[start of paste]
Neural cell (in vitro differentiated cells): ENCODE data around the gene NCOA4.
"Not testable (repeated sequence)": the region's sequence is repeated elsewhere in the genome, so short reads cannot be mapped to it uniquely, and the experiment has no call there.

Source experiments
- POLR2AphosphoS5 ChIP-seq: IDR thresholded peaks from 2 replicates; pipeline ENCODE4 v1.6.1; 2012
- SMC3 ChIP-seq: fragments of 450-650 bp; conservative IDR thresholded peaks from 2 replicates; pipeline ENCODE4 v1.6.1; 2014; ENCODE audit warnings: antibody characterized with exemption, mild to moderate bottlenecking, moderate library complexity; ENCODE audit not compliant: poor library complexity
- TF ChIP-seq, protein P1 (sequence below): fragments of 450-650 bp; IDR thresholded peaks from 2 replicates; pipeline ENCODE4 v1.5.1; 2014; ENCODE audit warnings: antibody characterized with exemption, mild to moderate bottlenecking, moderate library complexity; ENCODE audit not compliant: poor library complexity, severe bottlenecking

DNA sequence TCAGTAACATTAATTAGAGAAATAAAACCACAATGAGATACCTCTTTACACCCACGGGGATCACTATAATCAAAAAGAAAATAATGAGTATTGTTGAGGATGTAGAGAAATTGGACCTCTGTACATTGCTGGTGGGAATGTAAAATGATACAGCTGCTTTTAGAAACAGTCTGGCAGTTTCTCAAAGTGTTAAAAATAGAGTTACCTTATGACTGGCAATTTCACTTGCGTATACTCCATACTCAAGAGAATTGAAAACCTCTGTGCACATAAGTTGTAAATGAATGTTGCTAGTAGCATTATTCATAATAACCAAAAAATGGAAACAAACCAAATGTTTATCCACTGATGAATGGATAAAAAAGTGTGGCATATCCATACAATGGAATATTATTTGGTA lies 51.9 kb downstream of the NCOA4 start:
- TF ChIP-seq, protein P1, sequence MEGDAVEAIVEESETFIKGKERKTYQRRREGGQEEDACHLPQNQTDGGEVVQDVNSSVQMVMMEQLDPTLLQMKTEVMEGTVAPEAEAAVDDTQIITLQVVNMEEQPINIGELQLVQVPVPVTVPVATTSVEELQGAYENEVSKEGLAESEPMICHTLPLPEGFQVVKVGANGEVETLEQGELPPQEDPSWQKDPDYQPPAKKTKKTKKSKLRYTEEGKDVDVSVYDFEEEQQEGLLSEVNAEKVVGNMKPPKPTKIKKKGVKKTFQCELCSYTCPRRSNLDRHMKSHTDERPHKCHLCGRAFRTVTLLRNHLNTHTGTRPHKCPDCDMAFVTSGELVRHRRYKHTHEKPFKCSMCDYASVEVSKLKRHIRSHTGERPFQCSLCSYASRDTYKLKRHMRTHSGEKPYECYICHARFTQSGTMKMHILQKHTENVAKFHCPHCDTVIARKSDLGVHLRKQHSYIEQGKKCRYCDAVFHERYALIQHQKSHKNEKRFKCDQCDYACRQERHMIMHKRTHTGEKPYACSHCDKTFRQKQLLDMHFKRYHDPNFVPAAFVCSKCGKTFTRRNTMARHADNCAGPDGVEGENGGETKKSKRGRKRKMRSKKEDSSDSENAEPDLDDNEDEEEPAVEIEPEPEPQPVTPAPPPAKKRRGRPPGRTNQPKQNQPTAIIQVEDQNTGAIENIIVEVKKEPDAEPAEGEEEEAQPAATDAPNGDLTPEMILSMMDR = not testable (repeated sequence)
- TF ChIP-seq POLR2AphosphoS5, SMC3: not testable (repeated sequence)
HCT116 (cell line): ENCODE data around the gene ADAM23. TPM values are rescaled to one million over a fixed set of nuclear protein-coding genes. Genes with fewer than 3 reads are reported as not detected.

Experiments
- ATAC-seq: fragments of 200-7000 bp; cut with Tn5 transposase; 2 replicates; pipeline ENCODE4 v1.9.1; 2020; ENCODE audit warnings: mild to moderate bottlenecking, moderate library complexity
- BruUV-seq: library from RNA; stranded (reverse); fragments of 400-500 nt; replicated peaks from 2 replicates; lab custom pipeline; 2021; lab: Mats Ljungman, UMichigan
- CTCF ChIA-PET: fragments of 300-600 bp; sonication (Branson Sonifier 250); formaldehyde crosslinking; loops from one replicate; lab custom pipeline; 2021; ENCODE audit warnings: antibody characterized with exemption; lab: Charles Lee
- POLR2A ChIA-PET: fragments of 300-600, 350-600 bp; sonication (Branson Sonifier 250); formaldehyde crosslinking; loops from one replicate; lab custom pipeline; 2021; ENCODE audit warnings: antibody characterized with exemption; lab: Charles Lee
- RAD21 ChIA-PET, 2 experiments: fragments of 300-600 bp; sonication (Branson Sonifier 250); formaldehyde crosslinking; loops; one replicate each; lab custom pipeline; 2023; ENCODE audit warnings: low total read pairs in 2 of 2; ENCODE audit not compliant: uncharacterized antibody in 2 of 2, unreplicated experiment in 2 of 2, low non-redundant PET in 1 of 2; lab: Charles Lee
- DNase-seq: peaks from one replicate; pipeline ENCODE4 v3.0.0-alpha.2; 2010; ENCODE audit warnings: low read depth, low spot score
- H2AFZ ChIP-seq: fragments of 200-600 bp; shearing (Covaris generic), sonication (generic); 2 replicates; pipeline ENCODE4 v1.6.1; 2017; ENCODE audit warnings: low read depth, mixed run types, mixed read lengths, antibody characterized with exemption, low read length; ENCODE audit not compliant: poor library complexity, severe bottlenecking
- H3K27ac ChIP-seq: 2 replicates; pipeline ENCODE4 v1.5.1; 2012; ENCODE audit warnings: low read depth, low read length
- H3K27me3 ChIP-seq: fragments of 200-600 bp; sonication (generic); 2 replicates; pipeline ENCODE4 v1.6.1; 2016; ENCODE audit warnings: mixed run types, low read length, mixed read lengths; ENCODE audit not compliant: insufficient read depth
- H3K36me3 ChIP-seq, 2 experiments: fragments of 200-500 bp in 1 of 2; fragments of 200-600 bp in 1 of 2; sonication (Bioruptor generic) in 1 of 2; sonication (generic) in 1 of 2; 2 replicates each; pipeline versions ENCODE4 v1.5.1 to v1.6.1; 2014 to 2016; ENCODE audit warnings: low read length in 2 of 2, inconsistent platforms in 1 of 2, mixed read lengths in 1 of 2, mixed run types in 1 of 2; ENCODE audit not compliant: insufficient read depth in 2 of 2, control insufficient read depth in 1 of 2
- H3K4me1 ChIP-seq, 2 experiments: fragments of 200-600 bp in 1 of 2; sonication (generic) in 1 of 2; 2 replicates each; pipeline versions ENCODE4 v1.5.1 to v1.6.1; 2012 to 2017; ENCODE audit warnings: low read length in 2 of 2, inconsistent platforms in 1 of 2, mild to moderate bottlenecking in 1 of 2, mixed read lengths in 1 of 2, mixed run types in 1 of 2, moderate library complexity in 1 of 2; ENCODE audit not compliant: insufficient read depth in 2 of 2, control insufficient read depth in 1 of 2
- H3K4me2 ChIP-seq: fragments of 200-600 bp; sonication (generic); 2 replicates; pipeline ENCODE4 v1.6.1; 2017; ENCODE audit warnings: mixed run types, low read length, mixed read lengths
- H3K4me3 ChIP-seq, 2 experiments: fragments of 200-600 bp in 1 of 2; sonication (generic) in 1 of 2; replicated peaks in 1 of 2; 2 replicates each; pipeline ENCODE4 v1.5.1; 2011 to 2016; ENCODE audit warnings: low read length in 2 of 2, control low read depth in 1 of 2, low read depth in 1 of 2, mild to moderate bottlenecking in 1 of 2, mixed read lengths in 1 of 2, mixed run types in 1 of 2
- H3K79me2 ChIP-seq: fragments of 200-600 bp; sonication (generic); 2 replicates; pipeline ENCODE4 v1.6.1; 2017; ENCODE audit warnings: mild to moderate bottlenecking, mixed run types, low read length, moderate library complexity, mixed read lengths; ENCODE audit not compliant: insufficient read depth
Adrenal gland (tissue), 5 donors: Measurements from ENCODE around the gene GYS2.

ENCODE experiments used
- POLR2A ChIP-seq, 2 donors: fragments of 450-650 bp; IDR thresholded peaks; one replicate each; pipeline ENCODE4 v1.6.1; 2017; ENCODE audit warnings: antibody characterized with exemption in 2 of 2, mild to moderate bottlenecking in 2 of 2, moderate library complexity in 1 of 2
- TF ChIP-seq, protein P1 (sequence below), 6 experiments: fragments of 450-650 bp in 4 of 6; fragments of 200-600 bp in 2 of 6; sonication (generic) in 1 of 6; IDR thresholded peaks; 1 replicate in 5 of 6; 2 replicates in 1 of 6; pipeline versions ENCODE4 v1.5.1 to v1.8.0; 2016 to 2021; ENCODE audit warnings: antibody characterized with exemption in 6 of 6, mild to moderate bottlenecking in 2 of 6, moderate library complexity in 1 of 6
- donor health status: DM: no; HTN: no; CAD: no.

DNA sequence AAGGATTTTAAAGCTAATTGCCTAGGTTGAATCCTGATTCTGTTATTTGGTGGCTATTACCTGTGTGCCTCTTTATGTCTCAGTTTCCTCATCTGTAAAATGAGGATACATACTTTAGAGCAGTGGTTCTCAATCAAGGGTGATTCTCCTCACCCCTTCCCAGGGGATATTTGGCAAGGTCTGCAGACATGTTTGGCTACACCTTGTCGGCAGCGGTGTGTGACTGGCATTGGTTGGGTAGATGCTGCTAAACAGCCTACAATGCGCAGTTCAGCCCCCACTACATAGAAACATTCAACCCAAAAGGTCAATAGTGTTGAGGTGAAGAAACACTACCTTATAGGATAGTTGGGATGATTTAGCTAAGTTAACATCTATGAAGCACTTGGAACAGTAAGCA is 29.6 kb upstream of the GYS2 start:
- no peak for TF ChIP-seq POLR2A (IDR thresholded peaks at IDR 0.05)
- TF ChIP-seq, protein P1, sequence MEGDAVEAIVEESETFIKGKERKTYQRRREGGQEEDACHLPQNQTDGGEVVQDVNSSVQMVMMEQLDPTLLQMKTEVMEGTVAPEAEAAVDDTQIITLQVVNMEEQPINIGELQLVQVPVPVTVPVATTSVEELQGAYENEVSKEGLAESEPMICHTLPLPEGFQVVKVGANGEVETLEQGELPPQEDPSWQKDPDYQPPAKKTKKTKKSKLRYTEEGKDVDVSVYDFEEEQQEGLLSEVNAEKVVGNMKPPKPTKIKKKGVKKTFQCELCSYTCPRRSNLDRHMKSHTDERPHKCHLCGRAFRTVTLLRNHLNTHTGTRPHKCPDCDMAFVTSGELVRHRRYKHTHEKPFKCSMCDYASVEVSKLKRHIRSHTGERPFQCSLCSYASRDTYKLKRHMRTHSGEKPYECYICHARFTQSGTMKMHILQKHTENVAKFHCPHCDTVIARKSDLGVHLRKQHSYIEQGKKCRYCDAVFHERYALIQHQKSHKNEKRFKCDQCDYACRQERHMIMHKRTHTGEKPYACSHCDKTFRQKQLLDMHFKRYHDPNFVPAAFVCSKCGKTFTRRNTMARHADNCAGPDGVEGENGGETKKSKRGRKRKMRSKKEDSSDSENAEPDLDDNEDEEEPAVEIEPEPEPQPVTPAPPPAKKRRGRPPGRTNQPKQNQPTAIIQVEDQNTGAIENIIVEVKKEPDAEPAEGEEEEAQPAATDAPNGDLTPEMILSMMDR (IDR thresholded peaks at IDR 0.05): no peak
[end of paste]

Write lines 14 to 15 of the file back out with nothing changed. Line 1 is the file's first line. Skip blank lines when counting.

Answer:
- CTCF ChIA-PET: fragments of 300-600 bp; sonication (Branson Sonifier 250); formaldehyde crosslinking; loops from one replicate; lab custom pipeline; 2021; ENCODE audit warnings: antibody characterized with exemption; lab: Charles Lee
- POLR2A ChIA-PET: fragments of 300-600, 350-600 bp; sonication (Branson Sonifier 250); formaldehyde crosslinking; loops from one replicate; lab custom pipeline; 2021; ENCODE audit warnings: antibody characterized with exemption; lab: Charles Lee